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British Industrial History

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Abdela, Mitchell and Co

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Isaac J. Abdela and Mitchell of Queensferry, of Brimscombe, Stroud, and of George Street, Manchester, were makers of steam engines and boilers for marine use and builders of boats, mainly for river use.

1900 Isaac J. Abdela took over the boatyard and engineering business of Edwin Clark and Co, in which he had held an interest for 18 months.

1901 The company of Isaac J Abdela and Co was registered; they were manufacturers of slippers, glass-cutters and engineers of 45 Caernarvon Street Manchester. The firm also engaged in the business of Shippers and Agents from 55 George Street.

Shortly after Clark's boatyard was acquired, Isaac J Abdela and Co. effected a merger with Mitchell and Company, grey cloth merchants of 311 Moss Lane Manchester, forming Isaac J Abdela & Mitchell Ltd. Isaac J Abdela was Chairman; other directors were Demosthenes Tchaoussoglou (from Mitchell & Co.) and John W Earle (formerly Edwin Clark & Co. Ltd.) Managing Director.

1903 The company was commissioned to build a steamer and 4 prefabricated steel punts for an expedition to the Blue Nile. The firm built on its expertise in steam launches in kit form for export.

Similar orders followed, including one for 17 boats for use on the Amazon.

1906 Built the San Juan and Hildago.

1908/9 the company acquired the Dee Shipbuilding Yard at Queensferry, Flint. This yard could launch larger vessels - in 1909 two tugs for the port of Marseilles were launched. Not long after, Abdelas issued a catalogue extolling the virtues of a French outboard motor called 'Motogodille‘.

c.1912 Staff included John W. Earle (Works Manager), M. Knight (Chief Draughtsman), Harry Taylor (Chief Clark), Ossie Merchant, F. W. Baker, Ralph Ponting, Ernie Crook, Hubert Bloodworth (whose father owned the foundry at Brimscombe South Mill).[1]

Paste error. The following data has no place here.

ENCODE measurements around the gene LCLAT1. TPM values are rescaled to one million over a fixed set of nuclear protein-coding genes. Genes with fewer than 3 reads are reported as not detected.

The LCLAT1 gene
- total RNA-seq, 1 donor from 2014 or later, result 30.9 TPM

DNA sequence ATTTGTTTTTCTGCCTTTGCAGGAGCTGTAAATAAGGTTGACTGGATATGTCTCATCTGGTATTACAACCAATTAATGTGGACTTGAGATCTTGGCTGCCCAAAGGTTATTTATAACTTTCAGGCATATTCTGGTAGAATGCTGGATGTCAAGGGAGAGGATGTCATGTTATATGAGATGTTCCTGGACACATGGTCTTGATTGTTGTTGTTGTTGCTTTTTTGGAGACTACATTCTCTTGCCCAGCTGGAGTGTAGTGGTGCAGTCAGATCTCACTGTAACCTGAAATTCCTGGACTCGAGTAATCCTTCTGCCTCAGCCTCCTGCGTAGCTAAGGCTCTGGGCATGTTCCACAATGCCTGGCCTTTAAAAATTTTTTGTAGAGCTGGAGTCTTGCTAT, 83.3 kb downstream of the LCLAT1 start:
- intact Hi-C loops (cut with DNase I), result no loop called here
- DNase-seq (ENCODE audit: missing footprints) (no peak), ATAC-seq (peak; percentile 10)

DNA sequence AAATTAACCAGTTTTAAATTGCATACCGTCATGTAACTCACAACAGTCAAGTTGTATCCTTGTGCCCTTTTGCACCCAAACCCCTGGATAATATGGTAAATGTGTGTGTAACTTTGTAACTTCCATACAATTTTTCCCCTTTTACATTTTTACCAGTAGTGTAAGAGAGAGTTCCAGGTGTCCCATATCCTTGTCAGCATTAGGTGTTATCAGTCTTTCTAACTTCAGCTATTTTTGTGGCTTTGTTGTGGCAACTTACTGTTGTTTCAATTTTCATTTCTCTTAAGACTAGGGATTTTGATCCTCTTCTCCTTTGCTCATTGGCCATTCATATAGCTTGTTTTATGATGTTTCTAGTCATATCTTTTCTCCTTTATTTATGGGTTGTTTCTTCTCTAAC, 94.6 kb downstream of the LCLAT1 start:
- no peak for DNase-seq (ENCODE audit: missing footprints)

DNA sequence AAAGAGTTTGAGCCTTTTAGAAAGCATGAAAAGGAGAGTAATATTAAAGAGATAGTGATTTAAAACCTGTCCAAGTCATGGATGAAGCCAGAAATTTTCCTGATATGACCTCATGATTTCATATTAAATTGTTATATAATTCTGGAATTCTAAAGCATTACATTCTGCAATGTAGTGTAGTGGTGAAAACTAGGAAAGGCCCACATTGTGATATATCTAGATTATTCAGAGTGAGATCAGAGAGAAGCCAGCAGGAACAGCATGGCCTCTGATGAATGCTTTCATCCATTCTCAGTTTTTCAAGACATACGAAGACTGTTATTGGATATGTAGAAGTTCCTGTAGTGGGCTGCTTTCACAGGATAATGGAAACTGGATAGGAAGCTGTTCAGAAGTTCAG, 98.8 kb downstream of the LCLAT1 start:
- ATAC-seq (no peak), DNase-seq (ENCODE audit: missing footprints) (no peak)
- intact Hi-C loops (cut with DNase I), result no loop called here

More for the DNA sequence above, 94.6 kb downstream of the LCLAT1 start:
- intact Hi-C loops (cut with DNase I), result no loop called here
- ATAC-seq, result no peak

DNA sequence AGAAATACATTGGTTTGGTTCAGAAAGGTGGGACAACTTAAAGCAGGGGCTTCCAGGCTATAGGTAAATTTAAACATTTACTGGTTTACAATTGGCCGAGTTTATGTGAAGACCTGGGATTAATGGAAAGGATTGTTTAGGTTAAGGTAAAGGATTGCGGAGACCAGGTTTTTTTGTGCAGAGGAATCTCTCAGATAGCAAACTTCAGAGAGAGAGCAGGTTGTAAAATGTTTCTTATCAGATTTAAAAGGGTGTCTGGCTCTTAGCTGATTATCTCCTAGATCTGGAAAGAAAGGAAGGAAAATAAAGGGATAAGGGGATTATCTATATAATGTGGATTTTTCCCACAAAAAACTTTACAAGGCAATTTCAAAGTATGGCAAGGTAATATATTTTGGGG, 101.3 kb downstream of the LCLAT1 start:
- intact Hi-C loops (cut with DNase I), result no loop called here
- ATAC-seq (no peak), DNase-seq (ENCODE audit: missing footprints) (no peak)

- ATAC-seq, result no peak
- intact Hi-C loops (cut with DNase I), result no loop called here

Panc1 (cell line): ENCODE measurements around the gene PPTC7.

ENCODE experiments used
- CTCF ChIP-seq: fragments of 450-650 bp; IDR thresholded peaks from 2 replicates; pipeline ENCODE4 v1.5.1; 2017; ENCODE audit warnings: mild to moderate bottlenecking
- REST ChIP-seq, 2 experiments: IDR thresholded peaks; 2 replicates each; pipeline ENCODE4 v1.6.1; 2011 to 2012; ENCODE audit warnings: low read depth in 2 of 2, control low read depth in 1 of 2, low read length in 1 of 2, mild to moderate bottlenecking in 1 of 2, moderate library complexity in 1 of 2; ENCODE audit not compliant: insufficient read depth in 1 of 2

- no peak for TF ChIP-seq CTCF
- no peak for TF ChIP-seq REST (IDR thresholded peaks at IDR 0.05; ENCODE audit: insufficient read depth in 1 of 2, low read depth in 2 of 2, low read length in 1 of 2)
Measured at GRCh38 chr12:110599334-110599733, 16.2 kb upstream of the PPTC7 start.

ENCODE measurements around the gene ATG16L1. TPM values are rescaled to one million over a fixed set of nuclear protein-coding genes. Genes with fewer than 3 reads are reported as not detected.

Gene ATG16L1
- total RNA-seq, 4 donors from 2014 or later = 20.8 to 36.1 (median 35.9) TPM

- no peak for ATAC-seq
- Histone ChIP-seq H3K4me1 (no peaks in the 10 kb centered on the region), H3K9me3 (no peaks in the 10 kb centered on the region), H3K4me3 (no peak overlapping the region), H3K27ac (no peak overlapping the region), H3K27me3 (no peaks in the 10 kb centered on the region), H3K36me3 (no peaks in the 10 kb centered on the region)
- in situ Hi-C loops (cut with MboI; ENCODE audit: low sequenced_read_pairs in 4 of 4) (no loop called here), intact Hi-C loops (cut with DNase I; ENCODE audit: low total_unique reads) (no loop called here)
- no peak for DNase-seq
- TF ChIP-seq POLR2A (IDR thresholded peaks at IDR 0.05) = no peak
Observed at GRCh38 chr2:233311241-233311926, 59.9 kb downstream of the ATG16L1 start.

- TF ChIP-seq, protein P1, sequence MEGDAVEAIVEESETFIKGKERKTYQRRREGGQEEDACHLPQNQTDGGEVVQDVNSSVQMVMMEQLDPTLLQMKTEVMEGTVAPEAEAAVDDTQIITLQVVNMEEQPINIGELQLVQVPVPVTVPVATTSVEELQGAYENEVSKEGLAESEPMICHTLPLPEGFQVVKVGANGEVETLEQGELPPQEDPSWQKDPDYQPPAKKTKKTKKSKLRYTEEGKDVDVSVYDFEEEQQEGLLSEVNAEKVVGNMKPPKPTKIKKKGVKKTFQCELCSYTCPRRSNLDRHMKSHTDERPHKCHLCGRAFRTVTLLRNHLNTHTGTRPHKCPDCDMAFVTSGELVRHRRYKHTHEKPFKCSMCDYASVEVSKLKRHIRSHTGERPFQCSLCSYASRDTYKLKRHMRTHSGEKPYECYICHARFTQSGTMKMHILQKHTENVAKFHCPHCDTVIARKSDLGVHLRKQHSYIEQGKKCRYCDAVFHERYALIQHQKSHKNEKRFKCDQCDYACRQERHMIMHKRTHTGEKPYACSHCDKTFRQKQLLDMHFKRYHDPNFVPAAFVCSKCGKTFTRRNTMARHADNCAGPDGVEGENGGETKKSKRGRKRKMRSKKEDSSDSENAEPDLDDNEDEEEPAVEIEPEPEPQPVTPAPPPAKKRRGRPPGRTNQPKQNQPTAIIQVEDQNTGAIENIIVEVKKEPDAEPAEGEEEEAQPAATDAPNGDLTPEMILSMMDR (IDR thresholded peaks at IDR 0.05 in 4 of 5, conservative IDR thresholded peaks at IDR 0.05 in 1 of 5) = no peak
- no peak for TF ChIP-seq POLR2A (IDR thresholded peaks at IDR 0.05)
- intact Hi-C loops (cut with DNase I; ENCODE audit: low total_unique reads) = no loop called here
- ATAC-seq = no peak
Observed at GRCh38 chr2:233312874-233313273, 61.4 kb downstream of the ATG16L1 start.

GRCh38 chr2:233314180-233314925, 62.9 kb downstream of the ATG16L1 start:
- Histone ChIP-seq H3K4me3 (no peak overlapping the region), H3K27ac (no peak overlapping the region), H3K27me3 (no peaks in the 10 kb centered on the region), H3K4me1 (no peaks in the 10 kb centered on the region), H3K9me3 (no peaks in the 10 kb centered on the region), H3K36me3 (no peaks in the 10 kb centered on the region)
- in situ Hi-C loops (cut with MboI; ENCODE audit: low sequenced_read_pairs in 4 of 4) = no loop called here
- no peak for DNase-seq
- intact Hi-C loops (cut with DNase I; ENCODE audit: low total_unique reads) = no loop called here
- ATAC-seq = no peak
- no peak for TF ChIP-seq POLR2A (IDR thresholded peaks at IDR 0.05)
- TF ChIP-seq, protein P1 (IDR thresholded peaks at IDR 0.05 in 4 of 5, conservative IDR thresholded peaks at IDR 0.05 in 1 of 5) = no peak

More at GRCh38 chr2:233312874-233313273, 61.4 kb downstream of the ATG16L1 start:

By 1912 the Directors were: Isaac J Abdela and Joseph Jacob Abdela, with no evidence of a continued interest by the former Mitchell & Co directors.

1912 Some sources say that the yard built the African Queen (also known as Steam Launch Livingstone)

1914 Listed at Brimscombe as "Abdela, Isaac J. and Mitchell Limited, steam launch builder." [2]

WWI Brimscombe produced many lighters and also four wooden Admiralty steam harbour launches and a tug. The Deeside yard undertook considerable naval work.

After the war, the Queensferry yard built tugs, trawlers and coasters along with tank barges for Shell Mex and BP. The yard closed due to the Depression in the early 1930s.

1923 Engine made for Neyland vehicle and passenger ferry, Pembroke

1925 The company of Isaac J Abdela and Mitchell Ltd was voluntarily wound up[3]

1926 A reconstruction of the company was attempted under Isaac Abdela with Walter Smith also a director.

1929 The company of Isaac J Abdela and Mitchell (1925) Ltd was voluntarily wound up[4]

1929 Walter Smith set up Abdela-Mitchell (W. Smith) Ltd which later became part of Air Plants Ltd

1931 The Queensferry yard closed

1934 The Brimscombe yard closed when the canal shut although design work and some fabrication continued.


See Also

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Sources of Information

  1. 'Stroudwater and Tahmes & Severn Canals - A Second Selection' by Edwin Cuss and Stanley Gardiner, Alan Sutton Publishing, 1993: c.1912 group photograph, p.48
  2. 1914 Kelly's Directory of Gloucestershire
  3. The London Gazette 17 February 1925
  4. The London Gazette 15 February 1929
  • Stationary Steam Engines of Great Britain by George Watkins. Vol 10
  • British Shipbuilding Yards. 3 vols by Norman L. Middlemiss
  • Stroudwater and Thames and Severn Canals from Old Photographs II: Volume 2, by Edwin Cuss
  • Gloucestershire Society for Industrial Archaeology Journal for 1988 pages 3-20